One of the most common questions I have got through feedback over the past few months has been related to how the Puma V1.10 compares to the Adidas Predator X, and which I think is better. It is hard to say which one I think is better as they are completely different cleats, and everybody has their own opinions of what works for them. But I can list some of the key differences between the cleats, including a description of the shape of the Puma V1.10 that a lot of people ask about, to help you decide for yourself. (Click on any of the images to see full size)
Shape and Size
Both Adidas and Puma have stuck with the shape of each cleats predecessor. Adidas have changed up the Predator X by deciding to go without a tongue. This has left a huge divide between fans, with some liking the new design, while others are opposed. The change leaves the Predator X looking more like the adiPURE. I prefer the change-up for one reason, I have experienced the wrap around lace tearing before, leaving my cleats with a ‘floppy’ tongue! Puma, on the other hand, have not made many changes to their ‘boxed’ toe design (see image below). This is something that I am not extremely fond of, and it seems to take a half size from the cleat (if you order these cleats, order a half size up!). If you compare the picture of the two cleats, you will see how the Puma V1.10 angles to a point at the big-toe, while the Predator X has more of a round top design. Puma have stitched the upper to the sole, meaning a the V1.10 is an extremely durable cleat. The stitching does make for a different front design as it raises the cleat slightly up. The Predator X comes down at a more sharp angle.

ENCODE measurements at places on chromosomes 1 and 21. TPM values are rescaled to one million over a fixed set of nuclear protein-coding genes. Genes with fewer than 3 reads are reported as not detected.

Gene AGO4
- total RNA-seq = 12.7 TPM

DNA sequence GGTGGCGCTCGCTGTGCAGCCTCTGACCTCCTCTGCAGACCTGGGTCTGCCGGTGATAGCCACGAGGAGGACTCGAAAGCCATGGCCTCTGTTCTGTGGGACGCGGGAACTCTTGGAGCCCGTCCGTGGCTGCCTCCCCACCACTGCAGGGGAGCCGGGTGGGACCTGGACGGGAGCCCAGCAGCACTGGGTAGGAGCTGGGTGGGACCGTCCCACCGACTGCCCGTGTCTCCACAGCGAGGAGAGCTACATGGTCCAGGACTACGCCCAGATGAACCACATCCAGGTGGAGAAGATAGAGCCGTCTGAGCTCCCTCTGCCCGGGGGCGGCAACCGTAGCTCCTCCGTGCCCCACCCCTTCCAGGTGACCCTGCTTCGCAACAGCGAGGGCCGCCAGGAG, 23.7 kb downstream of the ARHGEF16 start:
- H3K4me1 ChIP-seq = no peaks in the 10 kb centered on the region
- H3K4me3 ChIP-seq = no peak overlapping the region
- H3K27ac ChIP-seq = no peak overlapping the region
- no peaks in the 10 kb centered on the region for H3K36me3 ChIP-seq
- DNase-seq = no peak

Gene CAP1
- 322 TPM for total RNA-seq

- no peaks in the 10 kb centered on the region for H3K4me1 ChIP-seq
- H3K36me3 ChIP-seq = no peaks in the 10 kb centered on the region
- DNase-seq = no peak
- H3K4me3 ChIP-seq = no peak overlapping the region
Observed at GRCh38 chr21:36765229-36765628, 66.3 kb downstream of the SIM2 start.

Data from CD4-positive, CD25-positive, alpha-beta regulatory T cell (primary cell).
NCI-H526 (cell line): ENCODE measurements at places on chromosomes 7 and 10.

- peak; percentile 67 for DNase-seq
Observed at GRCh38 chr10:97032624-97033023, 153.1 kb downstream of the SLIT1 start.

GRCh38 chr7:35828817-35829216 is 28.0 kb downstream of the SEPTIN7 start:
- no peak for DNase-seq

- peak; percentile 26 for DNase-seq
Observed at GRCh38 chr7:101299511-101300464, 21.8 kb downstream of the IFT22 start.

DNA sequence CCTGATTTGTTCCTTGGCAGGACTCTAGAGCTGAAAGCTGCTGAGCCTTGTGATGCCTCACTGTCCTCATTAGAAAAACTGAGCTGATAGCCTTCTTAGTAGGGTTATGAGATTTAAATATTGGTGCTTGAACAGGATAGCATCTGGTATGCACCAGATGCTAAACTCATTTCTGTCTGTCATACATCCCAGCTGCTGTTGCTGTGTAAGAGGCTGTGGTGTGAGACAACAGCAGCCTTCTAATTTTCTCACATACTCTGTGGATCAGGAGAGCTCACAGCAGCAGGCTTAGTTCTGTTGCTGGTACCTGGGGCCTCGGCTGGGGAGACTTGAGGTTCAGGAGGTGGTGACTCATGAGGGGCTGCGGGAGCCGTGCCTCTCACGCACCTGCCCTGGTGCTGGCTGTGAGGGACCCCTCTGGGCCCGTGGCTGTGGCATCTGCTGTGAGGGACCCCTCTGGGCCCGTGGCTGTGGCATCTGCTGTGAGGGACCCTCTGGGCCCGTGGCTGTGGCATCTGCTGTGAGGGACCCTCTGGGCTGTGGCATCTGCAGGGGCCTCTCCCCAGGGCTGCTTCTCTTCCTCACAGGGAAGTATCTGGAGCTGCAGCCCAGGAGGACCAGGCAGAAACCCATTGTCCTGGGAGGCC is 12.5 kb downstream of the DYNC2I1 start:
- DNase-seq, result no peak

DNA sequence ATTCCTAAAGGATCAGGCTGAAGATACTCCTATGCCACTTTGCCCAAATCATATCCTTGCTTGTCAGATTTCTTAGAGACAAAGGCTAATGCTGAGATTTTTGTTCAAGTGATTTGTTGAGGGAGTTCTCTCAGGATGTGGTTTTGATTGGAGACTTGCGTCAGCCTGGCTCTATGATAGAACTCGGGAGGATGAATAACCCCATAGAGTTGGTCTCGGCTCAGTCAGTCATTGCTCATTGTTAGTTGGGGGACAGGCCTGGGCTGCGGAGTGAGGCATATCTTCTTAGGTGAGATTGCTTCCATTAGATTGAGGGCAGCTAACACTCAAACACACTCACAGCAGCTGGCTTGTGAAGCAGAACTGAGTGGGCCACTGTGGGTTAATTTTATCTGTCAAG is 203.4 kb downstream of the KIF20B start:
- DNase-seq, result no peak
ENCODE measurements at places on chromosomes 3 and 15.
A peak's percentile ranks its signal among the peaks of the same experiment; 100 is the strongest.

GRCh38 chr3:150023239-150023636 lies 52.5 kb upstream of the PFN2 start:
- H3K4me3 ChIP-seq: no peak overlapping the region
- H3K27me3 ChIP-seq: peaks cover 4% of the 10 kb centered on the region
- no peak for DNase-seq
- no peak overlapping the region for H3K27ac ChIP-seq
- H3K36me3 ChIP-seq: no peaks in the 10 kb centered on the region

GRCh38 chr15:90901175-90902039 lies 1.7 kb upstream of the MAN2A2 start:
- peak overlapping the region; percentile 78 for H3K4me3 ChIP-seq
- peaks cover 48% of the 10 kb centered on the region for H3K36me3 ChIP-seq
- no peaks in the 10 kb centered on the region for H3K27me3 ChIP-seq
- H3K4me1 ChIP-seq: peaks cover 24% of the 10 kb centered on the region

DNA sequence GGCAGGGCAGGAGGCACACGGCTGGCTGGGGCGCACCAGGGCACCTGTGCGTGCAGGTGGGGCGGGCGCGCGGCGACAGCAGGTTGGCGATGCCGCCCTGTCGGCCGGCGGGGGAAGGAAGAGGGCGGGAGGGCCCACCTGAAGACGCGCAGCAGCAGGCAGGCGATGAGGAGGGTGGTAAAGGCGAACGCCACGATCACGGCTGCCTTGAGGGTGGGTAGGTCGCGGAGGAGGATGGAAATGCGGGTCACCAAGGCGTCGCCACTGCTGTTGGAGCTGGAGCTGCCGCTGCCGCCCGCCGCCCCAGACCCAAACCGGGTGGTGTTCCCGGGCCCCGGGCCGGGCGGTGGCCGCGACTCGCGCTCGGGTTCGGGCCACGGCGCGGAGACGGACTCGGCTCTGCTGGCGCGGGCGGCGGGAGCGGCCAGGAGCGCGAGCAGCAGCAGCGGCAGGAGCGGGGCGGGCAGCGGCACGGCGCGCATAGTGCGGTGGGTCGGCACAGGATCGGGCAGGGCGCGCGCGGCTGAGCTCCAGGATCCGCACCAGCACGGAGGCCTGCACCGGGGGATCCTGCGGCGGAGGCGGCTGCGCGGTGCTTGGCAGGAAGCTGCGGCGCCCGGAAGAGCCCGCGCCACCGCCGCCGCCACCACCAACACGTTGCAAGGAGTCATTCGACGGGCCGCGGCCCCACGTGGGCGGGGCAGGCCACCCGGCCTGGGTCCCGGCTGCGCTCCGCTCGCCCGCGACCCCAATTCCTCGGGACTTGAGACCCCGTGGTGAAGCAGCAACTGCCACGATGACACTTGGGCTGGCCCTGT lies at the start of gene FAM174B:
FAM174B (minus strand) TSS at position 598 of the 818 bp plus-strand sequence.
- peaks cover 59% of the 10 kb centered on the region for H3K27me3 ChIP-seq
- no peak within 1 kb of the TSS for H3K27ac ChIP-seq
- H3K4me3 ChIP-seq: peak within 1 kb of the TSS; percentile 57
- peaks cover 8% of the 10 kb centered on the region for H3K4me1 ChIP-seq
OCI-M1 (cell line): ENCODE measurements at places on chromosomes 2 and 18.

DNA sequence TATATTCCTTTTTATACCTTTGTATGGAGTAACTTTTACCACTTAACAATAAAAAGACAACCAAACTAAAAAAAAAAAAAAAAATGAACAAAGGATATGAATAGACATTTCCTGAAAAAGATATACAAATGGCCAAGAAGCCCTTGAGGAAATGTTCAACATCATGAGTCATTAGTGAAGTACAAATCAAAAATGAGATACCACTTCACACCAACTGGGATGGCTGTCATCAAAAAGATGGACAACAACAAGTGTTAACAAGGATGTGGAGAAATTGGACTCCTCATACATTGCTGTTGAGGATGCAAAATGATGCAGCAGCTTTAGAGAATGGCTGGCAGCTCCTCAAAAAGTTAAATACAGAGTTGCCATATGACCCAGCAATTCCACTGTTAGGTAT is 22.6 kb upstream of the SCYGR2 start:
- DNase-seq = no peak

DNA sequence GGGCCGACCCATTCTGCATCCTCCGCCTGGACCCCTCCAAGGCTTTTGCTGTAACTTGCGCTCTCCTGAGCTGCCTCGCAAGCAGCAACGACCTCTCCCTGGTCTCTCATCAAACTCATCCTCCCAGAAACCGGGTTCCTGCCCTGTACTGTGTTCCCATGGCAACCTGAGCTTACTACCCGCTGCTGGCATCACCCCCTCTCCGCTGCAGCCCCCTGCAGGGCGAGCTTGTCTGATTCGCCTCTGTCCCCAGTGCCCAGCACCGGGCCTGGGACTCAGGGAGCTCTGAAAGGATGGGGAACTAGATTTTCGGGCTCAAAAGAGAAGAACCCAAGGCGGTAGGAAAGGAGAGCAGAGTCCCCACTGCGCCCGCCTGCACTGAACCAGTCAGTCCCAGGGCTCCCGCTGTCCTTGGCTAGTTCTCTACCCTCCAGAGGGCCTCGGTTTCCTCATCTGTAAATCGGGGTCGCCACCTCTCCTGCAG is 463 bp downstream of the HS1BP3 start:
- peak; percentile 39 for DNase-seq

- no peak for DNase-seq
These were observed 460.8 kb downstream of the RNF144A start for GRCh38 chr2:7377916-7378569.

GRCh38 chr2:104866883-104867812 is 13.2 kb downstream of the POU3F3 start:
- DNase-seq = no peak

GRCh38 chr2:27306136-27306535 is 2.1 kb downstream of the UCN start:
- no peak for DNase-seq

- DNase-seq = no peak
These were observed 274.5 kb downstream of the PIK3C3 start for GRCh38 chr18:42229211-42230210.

The materials used in both cleats are extremely different. Adidas have chosen to move away from Kangaroo leather and instead moved to a full grain calf leather that they have names ‘Taurus’. Taurus properties combine softness with lightweight durability and weatherproof features. On the other hand, Puma use a lightweight microfiber and also a mesh textile in other areas. Puma have stitched the upper to the sole, and helps keep the cleat well attached. If you have ever worn a cemented cleat you will have noticed that in areas it lifts off the sole, and in some cases it comes apart. This is one of the huge benefits to the Puma V1.10 that allows it to have a longer lifespan.
The weight of a cleat gives an indication of who it is designed for. The Puma V1.10 weighs in at a super light 8.2oz, while the Predator X weighs in at 11.2oz. Using a lightweight microfiber instead of a leather takes away a lot of weight. Puma also use Carbon fibers and a lighweight Pebax outsole to decrease weight throughout the cleat. As a comparison to other cleats, the lightest currently on the market is the Nike Superfly that weighs in at 6.8oz, while the Nike Total 90 range weighs in at 11.4oz.
These cleats are quiet the opposite and offer completely different options for soccer players. The Puma V1.10 is a superlight cleat that has been designed for quick wingers and forward players. Nicolas Anelka is a prime example of who these cleats are designed for. You will not be surprised when I tell you who the Adidas Predator X is designed for, playmakers and decision players. As a staple of the range, David Beckham opitimizes who these cleats are designed for. In saying that, it is hard not to class these as an all over the field cleat. I have tested these as a winger and had great success!